Your next question comes from David Loeb from Baird.
David Loeb - Robert W. Baird & Co. Incorporated, Research Division
I have a bigger picture question about Bal Harbour. If you could just, Vasant, maybe give us a little bit of color about how much of the sales that you closed were stuff that was in presale and kind of what the sales pace is in terms of units going under contract or going into closing per quarter just so we have an idea about what that pace would be going forward. Also, Frits, I hope you feel better. And if you could just give a little detail on the G&A change. You mentioned in the release that there was nonrecurring professional expenses, and last year, there was a favorable reserve adjustment. If you could quantify those, that would be very helpful.
Vasant M. Prabhu
Yes, I think on Bal Harbour, the number I had in my comments earlier was we sold about 20 units in the first quarter. There's some seasonality here, so the first quarter was more about -- we said 50-50 in North American versus foreign buyers. As we now get into the next quarter -- this quarter, we will begin to see more Latin American buyers because this is their winter season now. Most of the closings to date, as you might expect, have been from sales that were done in prior years. We did say that there were 32 sold, but not closed units at this point. In terms of the pace of sales, we would expect in the summer the selling pace would drop because that's the off-season and then start to pick up again towards the end of the year. We'll let you know as these things go along because this is a very unique thing, so we'll give you updates as we know more each quarter.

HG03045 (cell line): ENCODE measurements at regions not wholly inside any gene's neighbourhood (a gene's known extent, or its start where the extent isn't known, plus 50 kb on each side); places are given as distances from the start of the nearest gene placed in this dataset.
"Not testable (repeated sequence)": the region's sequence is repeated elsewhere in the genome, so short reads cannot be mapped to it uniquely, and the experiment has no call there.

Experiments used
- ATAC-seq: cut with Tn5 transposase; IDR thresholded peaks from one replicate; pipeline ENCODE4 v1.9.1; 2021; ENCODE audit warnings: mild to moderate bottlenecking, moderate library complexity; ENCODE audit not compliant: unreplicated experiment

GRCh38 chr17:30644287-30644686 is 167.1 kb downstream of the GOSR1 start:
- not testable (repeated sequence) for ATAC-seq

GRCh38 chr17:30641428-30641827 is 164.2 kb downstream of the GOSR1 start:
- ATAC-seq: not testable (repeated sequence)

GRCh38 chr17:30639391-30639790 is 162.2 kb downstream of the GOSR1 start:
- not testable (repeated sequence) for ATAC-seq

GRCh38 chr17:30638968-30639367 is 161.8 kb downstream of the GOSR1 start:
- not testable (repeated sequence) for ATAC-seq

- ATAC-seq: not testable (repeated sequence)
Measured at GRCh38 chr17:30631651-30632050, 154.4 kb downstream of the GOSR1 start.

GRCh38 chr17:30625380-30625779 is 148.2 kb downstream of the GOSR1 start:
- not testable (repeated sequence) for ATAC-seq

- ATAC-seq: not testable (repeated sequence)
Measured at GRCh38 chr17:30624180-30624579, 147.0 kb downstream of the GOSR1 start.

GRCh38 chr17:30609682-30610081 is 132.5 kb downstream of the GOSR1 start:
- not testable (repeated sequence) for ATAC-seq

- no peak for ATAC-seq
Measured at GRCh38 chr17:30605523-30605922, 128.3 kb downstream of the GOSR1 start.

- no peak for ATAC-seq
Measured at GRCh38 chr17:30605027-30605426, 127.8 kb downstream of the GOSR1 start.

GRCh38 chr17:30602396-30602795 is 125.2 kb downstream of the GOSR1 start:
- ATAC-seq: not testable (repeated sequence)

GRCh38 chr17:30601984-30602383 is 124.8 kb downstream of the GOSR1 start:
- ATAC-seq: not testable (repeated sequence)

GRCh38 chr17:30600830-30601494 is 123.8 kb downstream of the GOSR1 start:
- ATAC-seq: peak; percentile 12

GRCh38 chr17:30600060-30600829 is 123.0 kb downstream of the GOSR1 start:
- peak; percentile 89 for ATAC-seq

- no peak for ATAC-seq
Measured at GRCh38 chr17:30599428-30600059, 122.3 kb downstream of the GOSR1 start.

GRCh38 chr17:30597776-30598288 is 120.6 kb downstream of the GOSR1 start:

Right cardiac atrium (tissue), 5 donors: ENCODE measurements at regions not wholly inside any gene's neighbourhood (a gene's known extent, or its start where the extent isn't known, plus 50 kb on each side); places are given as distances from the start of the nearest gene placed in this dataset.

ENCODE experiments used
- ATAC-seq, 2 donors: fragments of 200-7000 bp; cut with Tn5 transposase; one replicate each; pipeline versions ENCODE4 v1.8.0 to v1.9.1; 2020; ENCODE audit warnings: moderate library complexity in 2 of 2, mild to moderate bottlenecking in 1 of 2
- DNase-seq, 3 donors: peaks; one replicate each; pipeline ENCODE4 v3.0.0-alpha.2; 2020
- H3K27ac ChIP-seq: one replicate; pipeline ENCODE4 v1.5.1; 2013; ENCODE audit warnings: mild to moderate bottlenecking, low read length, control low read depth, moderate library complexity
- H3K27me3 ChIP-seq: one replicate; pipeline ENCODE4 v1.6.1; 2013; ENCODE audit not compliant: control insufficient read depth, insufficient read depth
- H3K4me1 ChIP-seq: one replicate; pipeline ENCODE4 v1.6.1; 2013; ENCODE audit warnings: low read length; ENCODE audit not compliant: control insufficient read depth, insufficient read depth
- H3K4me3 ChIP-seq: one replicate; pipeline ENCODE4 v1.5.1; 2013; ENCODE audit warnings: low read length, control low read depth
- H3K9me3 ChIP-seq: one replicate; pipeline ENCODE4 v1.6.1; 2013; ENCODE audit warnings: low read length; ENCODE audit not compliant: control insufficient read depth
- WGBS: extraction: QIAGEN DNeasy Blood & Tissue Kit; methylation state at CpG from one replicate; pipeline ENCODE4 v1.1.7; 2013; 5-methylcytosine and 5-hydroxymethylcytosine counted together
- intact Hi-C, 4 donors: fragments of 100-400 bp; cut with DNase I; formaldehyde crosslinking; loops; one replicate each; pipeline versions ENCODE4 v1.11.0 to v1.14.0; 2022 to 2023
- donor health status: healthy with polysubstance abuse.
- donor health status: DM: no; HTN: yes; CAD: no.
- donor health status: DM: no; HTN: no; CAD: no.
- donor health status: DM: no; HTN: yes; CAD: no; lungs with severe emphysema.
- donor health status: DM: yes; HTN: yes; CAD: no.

On SG&A, I think it was $3 million or $4 million last year that was a reversal of some cash payments we received on some reserve receivables. It was about $3 million or $4 million in some nonrecurring expenses this year. None of it is what we would call run rate kind of costs, and so we still are targeting the 4% or 5% increase for the full year. I don't know, Frits, if anything...
Frits van Paasschen
No, I think those are the key messages. If anything, I would have just added on the Bal Harbour pace comment. To a certain degree, we set that pace. So as demand looks strong, and particularly if there's demand for certain types of Bal Harbour inventory, we have the opportunity to get more aggressive on price. And so we're in the process constantly of looking at the right balance there between pace and price.